How Is He Doing? Obama's First 100 Days and His Next 900
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Alternatively, there is reason for optimism. The President's commitment to pragmatism and experimentation suggests that -- if the bank bailout doesn't work, and he's confronted by mobilized citizens and thinkers who understand the endemic problems of the Summers/Geithner approach -- he may ultimately move to a Plan B or even a Team B in order to maintain his popularity and credibility, and keep his agenda alive.
We can also hope that hearings in Congress, and pressure from citizens who seek a non-military path to security in Afghanistan and Pakistan, will push the Administration to bear down on regional diplomacy, commonsense counter-terrorism measures, and targeted development aid as the most effective security policies to stabilize the region.
Other issues will measure not only Obama's fighting spirit, but whether this Congress has the spine to be a reform Congress, and whether progressives can mobilize to create space in a system hardwired to resist change.
Key challenges lie ahead. Healthcare will be a brutal battle, as will the energy and climate bill. The gloves are already off over the Employee Free Choice Act and we can't afford to lose that fight -- even if it means a compromise, but one that retains key elements of the bill. Will Obama stand for universal healthcare with an option for a public plan? Without that option, meaningful healthcare reform is in real trouble. On these issues and others, will the President temper one of his favorite phrases -- "don't let the perfect be the enemy of the good" -- in order to push the limits of the possible? There is a fine line between necessary compromises in order to achieve profound change and watering down polices to appease for-profit special interests.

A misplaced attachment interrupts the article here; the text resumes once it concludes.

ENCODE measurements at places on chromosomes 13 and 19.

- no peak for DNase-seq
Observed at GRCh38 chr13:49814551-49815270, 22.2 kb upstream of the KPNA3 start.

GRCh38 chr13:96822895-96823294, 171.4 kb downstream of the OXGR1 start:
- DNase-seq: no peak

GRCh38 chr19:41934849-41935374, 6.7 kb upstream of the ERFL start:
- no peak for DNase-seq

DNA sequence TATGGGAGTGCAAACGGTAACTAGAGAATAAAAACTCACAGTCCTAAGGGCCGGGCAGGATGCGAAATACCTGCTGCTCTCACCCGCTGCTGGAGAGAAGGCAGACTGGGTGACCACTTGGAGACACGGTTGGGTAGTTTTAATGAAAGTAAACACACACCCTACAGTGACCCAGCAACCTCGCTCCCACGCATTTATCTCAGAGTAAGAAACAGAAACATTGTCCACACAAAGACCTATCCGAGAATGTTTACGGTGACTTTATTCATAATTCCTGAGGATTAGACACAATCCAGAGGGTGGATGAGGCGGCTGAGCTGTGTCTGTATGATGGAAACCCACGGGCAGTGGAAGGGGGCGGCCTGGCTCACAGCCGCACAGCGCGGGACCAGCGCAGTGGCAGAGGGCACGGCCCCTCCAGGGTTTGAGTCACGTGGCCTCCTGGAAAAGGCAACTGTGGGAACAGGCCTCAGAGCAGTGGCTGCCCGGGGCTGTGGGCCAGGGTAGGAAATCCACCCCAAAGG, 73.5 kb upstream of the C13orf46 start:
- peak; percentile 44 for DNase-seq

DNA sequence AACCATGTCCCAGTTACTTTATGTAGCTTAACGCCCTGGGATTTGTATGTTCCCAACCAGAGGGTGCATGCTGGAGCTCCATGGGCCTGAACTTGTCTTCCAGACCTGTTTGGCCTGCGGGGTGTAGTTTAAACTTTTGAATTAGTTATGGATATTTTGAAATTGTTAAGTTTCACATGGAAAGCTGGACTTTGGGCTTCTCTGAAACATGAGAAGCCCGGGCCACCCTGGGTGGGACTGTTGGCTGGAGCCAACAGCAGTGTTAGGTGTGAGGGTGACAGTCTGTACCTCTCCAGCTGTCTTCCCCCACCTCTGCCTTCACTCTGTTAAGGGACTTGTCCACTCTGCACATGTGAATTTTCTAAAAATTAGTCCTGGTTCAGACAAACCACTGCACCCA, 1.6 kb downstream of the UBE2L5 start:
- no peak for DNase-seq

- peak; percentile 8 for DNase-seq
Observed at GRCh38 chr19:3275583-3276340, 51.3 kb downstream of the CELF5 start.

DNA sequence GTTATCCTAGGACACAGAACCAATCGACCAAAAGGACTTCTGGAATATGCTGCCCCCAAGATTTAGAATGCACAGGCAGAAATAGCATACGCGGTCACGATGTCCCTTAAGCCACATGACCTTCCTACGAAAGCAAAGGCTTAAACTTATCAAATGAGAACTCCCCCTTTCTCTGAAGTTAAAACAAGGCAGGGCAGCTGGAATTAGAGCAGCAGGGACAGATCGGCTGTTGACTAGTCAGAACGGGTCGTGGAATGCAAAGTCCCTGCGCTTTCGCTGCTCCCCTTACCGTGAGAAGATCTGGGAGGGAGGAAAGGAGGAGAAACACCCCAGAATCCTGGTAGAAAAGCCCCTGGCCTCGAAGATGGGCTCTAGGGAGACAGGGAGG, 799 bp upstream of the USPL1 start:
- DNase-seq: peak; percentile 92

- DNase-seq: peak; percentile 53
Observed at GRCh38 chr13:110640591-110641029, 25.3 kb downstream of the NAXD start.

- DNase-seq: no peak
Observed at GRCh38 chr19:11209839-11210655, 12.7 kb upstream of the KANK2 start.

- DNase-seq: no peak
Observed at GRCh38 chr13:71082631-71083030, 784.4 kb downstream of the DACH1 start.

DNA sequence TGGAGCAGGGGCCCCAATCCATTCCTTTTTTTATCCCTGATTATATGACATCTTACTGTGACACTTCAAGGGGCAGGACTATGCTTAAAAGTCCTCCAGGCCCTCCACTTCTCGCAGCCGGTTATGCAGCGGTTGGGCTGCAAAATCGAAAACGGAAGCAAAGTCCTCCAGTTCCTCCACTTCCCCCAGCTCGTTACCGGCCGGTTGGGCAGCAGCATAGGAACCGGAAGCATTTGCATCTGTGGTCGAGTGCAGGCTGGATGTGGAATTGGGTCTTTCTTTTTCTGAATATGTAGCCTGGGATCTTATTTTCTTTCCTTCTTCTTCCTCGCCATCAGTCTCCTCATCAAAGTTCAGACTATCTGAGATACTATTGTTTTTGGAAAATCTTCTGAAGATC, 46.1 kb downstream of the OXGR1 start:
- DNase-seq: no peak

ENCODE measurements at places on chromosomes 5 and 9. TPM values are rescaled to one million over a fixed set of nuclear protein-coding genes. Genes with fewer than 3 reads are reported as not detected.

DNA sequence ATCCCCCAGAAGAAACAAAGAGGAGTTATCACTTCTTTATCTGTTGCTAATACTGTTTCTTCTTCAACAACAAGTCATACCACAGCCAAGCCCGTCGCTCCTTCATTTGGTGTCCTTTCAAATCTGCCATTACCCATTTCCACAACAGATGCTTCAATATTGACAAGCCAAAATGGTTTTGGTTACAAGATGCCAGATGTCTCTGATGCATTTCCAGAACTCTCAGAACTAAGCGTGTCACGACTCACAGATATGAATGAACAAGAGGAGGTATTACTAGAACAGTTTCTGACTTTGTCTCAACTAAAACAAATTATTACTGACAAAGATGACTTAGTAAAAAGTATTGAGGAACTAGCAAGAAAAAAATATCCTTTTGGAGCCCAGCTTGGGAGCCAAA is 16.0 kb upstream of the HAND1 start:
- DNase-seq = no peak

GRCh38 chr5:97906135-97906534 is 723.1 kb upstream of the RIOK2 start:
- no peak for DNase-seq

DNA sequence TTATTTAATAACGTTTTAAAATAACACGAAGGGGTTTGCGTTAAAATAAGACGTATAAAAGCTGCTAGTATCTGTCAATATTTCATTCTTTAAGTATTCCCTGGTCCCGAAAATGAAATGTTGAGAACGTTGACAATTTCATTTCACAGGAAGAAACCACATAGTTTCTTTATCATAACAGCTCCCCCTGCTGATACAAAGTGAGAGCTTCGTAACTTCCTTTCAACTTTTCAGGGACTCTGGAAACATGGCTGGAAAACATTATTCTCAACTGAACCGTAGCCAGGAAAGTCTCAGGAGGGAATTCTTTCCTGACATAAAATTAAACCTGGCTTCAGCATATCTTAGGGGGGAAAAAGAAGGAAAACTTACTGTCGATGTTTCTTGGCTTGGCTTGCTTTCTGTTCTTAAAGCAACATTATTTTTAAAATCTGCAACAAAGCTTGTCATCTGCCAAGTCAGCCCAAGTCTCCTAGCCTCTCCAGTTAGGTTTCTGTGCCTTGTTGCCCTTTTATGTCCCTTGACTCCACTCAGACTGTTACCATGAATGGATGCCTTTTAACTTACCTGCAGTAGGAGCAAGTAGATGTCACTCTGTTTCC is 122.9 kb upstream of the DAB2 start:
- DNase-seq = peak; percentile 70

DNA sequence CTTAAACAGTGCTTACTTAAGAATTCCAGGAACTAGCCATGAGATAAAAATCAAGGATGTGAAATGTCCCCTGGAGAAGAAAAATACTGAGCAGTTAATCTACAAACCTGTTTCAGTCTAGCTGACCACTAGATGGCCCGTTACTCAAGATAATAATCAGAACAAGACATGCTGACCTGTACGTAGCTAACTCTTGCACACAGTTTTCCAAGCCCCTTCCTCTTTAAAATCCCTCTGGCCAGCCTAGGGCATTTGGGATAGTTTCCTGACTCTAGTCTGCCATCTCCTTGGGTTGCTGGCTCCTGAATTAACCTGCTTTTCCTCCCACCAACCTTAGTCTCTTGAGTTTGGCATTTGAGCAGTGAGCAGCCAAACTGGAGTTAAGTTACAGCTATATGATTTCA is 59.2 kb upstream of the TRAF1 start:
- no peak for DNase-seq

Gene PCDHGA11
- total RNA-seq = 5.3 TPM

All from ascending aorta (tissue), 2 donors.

With regard to torture -- Obama took the much needed step of immediately renouncing it, ending its use, and releasing the memos. But we need to hold not only the architects of illegal activity responsible but also those who implemented it. Torture remains a sore on the body republic, and Congress needs to ensure accountability for the future of our democracy and our reputation in the eyes of the world.
But the defining political struggle ahead is the budget. President Obama knows that the right isn't going to give an inch, that members of his own party are turning tail and fixating on deficits instead of investment, and that some of the missteps of his own economic team have made the budget debate even more difficult. Progressives will need to confront lobbies mobilized to halt essential reforms. For better or worse, this President has shown himself as open to influence -- he's malleable -- and progressives need to keep that in mind as we fight for an agenda that is just, sustainable and real.
Katrina vanden Heuvel is editor of The Nation.